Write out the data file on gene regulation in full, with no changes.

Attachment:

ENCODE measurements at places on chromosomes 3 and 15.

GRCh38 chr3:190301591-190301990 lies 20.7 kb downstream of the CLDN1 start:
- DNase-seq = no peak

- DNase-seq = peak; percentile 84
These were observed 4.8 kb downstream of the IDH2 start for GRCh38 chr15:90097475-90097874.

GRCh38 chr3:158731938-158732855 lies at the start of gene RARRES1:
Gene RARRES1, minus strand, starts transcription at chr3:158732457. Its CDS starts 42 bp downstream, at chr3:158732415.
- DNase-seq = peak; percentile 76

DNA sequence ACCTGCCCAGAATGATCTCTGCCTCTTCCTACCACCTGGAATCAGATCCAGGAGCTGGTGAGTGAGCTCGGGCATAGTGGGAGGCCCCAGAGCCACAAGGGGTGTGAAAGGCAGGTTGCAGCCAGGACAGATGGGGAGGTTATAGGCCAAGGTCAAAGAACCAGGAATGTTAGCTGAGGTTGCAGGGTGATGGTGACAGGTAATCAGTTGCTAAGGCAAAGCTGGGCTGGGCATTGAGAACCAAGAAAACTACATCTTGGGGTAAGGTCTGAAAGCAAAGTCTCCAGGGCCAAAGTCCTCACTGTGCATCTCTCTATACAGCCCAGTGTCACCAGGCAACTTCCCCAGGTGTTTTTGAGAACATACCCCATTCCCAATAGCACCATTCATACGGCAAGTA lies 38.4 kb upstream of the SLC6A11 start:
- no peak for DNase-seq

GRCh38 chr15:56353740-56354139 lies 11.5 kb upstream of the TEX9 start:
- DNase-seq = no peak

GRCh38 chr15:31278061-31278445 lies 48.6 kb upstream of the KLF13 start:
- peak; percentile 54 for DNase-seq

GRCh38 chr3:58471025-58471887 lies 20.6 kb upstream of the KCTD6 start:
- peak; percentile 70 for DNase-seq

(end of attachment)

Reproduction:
ENCODE measurements at places on chromosomes 3 and 15.

GRCh38 chr3:190301591-190301990 lies 20.7 kb downstream of the CLDN1 start:
- DNase-seq = no peak

- DNase-seq = peak; percentile 84
These were observed 4.8 kb downstream of the IDH2 start for GRCh38 chr15:90097475-90097874.

GRCh38 chr3:158731938-158732855 lies at the start of gene RARRES1:
Gene RARRES1, minus strand, starts transcription at chr3:158732457. Its CDS starts 42 bp downstream, at chr3:158732415.
- DNase-seq = peak; percentile 76

DNA sequence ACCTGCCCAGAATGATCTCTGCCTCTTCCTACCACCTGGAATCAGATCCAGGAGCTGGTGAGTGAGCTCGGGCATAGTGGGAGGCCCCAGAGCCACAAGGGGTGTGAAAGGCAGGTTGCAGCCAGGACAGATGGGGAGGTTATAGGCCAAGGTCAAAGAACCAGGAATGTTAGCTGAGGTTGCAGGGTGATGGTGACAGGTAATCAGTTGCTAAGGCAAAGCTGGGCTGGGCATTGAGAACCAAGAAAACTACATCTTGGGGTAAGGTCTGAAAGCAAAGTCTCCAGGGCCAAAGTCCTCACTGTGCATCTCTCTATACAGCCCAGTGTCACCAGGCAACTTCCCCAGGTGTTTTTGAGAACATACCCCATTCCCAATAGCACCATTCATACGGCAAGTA lies 38.4 kb upstream of the SLC6A11 start:
- no peak for DNase-seq

GRCh38 chr15:56353740-56354139 lies 11.5 kb upstream of the TEX9 start:
- DNase-seq = no peak

GRCh38 chr15:31278061-31278445 lies 48.6 kb upstream of the KLF13 start:
- peak; percentile 54 for DNase-seq

GRCh38 chr3:58471025-58471887 lies 20.6 kb upstream of the KCTD6 start:
- peak; percentile 70 for DNase-seq